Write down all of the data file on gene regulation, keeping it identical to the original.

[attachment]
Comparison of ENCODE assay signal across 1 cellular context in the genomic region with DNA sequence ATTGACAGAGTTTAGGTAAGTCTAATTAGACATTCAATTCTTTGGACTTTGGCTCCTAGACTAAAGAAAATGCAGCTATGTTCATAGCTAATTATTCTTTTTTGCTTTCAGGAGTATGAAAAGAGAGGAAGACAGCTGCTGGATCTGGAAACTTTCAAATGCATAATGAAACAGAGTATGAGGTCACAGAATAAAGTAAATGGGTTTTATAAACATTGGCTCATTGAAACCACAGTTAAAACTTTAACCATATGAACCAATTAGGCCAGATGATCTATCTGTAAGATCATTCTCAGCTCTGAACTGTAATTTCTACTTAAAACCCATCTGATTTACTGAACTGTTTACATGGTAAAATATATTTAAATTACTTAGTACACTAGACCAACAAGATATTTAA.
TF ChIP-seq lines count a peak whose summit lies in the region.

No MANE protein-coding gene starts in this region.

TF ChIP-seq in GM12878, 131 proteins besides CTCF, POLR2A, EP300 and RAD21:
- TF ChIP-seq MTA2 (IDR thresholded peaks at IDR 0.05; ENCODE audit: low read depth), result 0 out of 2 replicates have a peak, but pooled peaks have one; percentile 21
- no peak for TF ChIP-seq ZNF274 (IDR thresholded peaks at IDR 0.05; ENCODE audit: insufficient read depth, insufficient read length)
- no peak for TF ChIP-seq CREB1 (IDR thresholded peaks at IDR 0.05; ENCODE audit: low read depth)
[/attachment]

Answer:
Comparison of ENCODE assay signal across 1 cellular context in the genomic region with DNA sequence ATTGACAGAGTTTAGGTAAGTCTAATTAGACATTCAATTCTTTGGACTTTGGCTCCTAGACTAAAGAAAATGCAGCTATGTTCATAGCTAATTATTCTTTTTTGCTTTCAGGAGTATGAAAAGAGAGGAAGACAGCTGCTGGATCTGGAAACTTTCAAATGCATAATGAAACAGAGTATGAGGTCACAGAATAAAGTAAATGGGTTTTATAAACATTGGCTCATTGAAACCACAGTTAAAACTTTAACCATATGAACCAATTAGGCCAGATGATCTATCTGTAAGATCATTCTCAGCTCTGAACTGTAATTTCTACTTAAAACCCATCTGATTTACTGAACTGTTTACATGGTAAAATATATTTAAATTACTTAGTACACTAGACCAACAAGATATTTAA.
TF ChIP-seq lines count a peak whose summit lies in the region.

No MANE protein-coding gene starts in this region.

TF ChIP-seq in GM12878, 131 proteins besides CTCF, POLR2A, EP300 and RAD21:
- TF ChIP-seq MTA2 (IDR thresholded peaks at IDR 0.05; ENCODE audit: low read depth), result 0 out of 2 replicates have a peak, but pooled peaks have one; percentile 21
- no peak for TF ChIP-seq ZNF274 (IDR thresholded peaks at IDR 0.05; ENCODE audit: insufficient read depth, insufficient read length)
- no peak for TF ChIP-seq CREB1 (IDR thresholded peaks at IDR 0.05; ENCODE audit: low read depth)